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EDIT 1

Got the idea here, I am now computing the message hash inside the smart contract and only passing in signature and plain text arguments from backend.

Backend code:

messageHashLocal = w3.solidityKeccak(['uint256', 'string', 'uint256'], [amount, message, nonce])
encoded_message = encode_defunct(messageHashLocal)
signed_message = w3.eth.account.sign_message(encoded_message, private_key=PRIVATE_KEY)
return {
     'amount': amount,
     'message': message,
     'nonce': nonce,
     'signature': to_32byte_hex(signed_message.signature)
 }

Solidity code:

function getMessageHash(
    uint256 _amount,
    string memory _message,
    uint256 _nonce
) public pure returns (bytes32) {
    return keccak256(abi.encodePacked(_amount, _message, _nonce));
}

function getEthSignedMessageHash(bytes32 _messageHash)
    public
    pure
    returns (bytes32)
{
    return
        keccak256(
            abi.encodePacked(
                "\x19Ethereum Signed Message: \n32",
                _messageHash
            )
        );
}

function recoverSigner(
    bytes32 _ethSignedMessageHash,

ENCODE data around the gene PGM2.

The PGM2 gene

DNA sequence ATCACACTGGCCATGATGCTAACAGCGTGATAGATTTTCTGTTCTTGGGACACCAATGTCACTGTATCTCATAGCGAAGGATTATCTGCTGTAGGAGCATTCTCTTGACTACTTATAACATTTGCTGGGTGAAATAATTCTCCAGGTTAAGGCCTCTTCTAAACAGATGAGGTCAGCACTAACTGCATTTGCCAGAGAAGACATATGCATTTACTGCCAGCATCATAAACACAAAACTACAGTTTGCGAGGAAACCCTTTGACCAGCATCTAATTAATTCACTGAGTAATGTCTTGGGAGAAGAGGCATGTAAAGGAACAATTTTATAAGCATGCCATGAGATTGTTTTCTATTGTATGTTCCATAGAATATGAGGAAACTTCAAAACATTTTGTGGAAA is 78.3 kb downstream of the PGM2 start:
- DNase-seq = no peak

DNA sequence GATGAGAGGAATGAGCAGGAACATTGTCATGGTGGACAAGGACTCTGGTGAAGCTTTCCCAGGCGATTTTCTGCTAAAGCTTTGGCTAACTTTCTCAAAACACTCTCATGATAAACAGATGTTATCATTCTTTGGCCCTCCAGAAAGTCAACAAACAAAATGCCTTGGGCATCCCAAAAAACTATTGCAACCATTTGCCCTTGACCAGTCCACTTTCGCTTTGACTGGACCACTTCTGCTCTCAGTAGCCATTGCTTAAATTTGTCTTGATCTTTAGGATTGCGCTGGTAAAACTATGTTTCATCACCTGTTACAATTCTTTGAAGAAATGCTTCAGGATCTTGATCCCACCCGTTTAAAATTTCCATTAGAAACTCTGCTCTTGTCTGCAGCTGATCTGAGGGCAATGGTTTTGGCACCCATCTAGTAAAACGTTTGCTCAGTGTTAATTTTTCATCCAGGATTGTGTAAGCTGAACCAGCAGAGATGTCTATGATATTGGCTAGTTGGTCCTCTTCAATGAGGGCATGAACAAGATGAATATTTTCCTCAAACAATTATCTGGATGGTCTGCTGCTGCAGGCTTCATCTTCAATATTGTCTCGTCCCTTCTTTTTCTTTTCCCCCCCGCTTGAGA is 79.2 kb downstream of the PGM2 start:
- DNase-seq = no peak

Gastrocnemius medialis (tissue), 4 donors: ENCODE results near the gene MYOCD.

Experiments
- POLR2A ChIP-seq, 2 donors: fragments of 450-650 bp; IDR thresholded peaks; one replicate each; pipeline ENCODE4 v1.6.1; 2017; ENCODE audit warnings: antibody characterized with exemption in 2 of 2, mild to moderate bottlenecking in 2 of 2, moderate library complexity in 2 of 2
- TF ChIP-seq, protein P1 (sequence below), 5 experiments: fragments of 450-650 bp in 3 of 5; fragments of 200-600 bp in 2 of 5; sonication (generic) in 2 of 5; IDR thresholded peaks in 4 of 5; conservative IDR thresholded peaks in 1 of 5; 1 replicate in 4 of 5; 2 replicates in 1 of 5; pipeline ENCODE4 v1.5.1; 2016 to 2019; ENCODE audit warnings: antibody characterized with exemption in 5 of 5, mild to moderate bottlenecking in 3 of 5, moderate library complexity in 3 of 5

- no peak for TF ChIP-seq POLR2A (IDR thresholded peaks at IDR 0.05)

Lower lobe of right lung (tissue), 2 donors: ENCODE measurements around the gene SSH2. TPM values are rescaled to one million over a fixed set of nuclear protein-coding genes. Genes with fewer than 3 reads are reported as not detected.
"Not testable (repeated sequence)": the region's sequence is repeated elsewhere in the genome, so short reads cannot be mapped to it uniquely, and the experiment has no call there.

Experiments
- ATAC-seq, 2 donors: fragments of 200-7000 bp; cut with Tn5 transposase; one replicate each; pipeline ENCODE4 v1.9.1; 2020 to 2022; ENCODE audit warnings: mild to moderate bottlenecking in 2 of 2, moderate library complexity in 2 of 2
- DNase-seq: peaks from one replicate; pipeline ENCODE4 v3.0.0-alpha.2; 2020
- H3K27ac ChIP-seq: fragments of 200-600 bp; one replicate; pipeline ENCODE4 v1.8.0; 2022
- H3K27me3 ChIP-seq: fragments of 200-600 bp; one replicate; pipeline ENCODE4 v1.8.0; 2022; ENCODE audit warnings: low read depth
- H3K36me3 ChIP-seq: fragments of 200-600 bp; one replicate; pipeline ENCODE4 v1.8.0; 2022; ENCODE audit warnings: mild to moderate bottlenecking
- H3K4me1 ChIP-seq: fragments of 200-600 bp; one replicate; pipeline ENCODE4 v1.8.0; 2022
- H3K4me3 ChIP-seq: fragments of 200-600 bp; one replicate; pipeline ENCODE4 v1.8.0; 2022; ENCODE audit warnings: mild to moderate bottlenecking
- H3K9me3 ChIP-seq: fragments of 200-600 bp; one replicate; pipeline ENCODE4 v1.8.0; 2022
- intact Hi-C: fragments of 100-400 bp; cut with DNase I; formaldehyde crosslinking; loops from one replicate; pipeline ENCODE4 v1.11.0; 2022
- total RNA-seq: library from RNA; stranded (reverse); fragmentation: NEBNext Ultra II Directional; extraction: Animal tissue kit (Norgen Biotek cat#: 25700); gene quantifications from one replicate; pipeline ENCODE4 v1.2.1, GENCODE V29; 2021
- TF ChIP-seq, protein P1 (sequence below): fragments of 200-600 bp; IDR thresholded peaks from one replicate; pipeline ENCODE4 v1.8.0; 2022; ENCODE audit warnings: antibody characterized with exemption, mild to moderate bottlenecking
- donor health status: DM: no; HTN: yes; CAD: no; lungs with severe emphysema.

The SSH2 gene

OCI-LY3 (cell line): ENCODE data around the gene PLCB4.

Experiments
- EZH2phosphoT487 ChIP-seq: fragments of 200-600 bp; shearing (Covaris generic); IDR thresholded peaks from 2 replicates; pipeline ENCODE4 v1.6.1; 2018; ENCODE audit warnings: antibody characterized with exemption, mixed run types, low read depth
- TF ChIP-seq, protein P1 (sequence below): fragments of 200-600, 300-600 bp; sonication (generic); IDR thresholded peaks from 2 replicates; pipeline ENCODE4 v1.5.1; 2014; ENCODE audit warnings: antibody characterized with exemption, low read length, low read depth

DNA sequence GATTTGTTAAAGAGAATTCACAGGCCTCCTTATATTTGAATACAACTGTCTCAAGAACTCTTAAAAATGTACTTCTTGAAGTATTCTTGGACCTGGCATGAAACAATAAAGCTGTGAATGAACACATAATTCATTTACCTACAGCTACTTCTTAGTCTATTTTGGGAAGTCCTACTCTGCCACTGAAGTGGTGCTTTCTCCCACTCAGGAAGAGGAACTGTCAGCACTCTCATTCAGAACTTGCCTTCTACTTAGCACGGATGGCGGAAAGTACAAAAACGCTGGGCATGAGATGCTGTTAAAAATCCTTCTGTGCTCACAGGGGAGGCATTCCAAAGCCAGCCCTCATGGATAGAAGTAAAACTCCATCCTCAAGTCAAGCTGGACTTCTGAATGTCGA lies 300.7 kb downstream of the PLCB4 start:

bytes memory _signature
) public pure returns (address) {
    (bytes32 r, bytes32 s, uint8 v) = splitSignature(_signature);
    return ecrecover(_ethSignedMessageHash, v, r, s);
}

function verify(
    address _signer,
    uint256 _amount,
    string memory _message,
    uint256 _nonce,
    bytes memory _signature
) public pure returns (bool) {
    bytes32 messageHash = getMessageHash(_amount, _message, _nonce);
    bytes32 ethSignedMessageHash = getEthSignedMessageHash(messageHash);
    return recoverSigner(ethSignedMessageHash, _signature) == _signer;
}

function splitSignature(bytes memory _sig)
    public
    pure
    returns (
        bytes32 r,
        bytes32 s,
        uint8 v
    )
{
    require(_sig.length == 65, "Invalid signature length");
    assembly {
        r := mload(add(_sig, 32))
        s := mload(add(_sig, 64))
        v := byte(0, mload(add(_sig, 96)))
    }
}

for some reason ecrecover in Solidity contract returns and arbitrary address. I have double checked message hash I get from w3.solidityKeccak function in python is exactly the same that I get getMessageHash function that are

b'3|\x8a\xcc\x87l@\x85f\x19\x8d\x90>\xc3\x11k\x9b=\xe9if4\xc6\xd4\x90)ng:/\xceI'
b'3|\x8a\xcc\x87l@\x85f\x19\x8d\x90>\xc3\x11k\x9b=\xe9if4\xc6\xd4\x90)ng:/\xceI'

Any ideas what is causing the ecrecover to return an arbitrary address and not the actual signer?

ORIGINAL QUESION

I am trying to implement a system which lets users claim some tokens as rewards which they earn by performing some action items on our app. App supports both web3 and conventional users (wallet not connected). We save amount of claimable reward tokens in our database.

I have this function in smart contract that is responsible to transfer claimable tokens to users.

function processTransfer(
        uint256 amount,
        bytes32 msgh,
        uint8 v,
        bytes32 r,
        bytes32 s
    ) external {
        address signerPublicKey = ecrecover(msgh, v, r, s);
        require(signerPublicKey == owner, "Signature verification failed!");